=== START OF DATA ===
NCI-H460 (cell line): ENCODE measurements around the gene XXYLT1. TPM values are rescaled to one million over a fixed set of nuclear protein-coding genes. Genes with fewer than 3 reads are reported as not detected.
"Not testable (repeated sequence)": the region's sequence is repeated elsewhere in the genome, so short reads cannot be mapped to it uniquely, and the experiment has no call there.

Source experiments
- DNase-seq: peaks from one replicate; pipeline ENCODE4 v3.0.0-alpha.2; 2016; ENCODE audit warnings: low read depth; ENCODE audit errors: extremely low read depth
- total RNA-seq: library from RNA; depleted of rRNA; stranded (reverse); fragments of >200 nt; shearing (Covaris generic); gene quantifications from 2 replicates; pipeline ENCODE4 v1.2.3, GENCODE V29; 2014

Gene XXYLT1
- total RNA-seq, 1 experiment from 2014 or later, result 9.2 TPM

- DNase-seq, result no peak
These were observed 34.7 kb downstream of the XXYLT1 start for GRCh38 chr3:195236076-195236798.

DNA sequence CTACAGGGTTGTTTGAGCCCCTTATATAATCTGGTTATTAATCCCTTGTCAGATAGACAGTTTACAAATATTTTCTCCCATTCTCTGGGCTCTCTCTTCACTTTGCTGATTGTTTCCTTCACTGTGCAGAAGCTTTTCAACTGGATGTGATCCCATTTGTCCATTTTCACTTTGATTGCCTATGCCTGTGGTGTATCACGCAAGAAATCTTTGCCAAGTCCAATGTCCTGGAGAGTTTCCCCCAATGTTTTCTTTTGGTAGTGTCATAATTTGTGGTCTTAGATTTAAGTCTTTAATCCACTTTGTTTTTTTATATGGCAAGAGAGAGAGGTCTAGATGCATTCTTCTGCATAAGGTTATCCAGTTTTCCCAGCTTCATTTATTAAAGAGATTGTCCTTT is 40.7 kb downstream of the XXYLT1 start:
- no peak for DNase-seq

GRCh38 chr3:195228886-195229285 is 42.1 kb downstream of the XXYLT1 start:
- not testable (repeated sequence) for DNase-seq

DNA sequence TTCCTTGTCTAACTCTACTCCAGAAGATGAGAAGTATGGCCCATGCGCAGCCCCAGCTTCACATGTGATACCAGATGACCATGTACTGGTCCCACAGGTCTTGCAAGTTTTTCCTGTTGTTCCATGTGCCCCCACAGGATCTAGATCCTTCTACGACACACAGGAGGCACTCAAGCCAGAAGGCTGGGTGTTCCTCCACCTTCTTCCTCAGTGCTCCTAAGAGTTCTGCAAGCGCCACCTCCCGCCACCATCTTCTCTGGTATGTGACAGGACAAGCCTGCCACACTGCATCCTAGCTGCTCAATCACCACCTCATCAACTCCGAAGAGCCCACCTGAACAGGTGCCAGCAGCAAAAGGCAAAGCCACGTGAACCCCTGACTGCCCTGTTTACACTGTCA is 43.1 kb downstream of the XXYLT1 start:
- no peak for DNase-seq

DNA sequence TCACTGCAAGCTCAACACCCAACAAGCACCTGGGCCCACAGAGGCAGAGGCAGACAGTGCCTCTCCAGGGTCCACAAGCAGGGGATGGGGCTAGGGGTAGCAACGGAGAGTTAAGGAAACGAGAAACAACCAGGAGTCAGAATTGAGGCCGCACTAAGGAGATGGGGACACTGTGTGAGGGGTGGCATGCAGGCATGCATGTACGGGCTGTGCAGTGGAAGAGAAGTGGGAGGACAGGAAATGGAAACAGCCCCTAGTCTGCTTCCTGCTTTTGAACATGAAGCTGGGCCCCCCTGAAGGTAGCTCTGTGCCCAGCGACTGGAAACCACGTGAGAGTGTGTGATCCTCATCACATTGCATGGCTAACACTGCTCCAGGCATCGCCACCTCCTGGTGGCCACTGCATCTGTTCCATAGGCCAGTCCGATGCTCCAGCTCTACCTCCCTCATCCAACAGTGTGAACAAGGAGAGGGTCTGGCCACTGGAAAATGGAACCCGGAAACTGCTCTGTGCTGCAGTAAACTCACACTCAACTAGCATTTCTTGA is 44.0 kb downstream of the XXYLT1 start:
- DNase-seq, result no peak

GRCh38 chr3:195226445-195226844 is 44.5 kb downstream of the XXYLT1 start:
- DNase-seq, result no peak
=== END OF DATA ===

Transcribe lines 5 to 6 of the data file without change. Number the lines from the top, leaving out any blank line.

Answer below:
- total RNA-seq: library from RNA; depleted of rRNA; stranded (reverse); fragments of >200 nt; shearing (Covaris generic); gene quantifications from 2 replicates; pipeline ENCODE4 v1.2.3, GENCODE V29; 2014

Gene XXYLT1